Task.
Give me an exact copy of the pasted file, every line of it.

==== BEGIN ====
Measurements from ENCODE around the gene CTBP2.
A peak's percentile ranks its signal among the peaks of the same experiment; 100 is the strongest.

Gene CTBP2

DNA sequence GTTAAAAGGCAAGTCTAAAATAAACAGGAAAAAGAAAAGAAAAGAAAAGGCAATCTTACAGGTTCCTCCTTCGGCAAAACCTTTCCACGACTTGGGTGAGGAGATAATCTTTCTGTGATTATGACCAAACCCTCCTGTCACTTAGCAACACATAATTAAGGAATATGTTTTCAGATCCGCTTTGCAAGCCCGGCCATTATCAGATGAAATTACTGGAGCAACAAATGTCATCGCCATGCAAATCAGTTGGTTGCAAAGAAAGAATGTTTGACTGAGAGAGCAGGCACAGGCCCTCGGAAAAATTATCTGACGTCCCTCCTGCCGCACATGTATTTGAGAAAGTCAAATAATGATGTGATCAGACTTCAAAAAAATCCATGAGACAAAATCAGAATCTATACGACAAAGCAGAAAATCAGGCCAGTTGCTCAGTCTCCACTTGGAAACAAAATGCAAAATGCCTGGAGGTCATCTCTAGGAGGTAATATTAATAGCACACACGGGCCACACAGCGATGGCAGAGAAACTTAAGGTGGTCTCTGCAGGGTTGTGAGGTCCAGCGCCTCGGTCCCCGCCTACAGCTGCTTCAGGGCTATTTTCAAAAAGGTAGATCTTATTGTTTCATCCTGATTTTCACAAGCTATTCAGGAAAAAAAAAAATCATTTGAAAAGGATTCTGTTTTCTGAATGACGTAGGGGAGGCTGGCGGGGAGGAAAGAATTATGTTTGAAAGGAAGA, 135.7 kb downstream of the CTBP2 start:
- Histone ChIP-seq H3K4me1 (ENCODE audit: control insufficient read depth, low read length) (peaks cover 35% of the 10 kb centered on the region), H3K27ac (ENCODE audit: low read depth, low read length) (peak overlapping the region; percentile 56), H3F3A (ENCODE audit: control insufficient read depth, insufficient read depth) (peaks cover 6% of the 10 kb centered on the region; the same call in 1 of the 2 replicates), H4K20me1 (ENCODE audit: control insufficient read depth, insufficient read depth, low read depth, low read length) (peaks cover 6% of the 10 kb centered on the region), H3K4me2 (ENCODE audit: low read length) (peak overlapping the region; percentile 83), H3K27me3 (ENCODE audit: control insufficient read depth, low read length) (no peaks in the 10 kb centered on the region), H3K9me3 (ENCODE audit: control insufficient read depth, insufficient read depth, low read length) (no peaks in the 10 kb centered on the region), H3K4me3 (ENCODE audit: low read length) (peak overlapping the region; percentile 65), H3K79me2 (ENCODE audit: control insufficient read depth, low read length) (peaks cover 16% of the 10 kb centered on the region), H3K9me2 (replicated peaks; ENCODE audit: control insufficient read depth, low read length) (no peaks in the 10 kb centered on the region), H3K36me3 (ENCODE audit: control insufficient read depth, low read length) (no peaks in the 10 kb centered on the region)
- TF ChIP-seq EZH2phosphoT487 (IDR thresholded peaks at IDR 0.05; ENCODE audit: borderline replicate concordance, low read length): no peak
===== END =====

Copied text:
Measurements from ENCODE around the gene CTBP2.
A peak's percentile ranks its signal among the peaks of the same experiment; 100 is the strongest.

Gene CTBP2

DNA sequence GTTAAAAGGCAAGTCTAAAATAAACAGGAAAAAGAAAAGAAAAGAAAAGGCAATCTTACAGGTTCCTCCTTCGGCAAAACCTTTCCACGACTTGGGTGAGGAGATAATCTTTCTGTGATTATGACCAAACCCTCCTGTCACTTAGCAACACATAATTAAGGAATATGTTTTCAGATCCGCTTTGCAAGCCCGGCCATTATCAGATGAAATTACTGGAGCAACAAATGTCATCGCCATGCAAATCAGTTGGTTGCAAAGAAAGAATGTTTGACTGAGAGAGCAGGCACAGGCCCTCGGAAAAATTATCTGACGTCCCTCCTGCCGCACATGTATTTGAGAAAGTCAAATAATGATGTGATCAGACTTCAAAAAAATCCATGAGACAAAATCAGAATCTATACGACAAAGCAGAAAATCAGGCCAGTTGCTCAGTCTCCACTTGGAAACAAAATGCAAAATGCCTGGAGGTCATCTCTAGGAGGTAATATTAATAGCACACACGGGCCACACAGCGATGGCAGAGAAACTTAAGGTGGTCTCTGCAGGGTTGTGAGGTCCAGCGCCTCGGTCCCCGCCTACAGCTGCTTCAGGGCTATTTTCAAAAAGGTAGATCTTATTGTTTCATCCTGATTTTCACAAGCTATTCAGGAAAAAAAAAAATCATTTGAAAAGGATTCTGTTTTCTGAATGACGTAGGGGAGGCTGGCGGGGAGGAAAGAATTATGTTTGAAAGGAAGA, 135.7 kb downstream of the CTBP2 start:
- Histone ChIP-seq H3K4me1 (ENCODE audit: control insufficient read depth, low read length) (peaks cover 35% of the 10 kb centered on the region), H3K27ac (ENCODE audit: low read depth, low read length) (peak overlapping the region; percentile 56), H3F3A (ENCODE audit: control insufficient read depth, insufficient read depth) (peaks cover 6% of the 10 kb centered on the region; the same call in 1 of the 2 replicates), H4K20me1 (ENCODE audit: control insufficient read depth, insufficient read depth, low read depth, low read length) (peaks cover 6% of the 10 kb centered on the region), H3K4me2 (ENCODE audit: low read length) (peak overlapping the region; percentile 83), H3K27me3 (ENCODE audit: control insufficient read depth, low read length) (no peaks in the 10 kb centered on the region), H3K9me3 (ENCODE audit: control insufficient read depth, insufficient read depth, low read length) (no peaks in the 10 kb centered on the region), H3K4me3 (ENCODE audit: low read length) (peak overlapping the region; percentile 65), H3K79me2 (ENCODE audit: control insufficient read depth, low read length) (peaks cover 16% of the 10 kb centered on the region), H3K9me2 (replicated peaks; ENCODE audit: control insufficient read depth, low read length) (no peaks in the 10 kb centered on the region), H3K36me3 (ENCODE audit: control insufficient read depth, low read length) (no peaks in the 10 kb centered on the region)
- TF ChIP-seq EZH2phosphoT487 (IDR thresholded peaks at IDR 0.05; ENCODE audit: borderline replicate concordance, low read length): no peak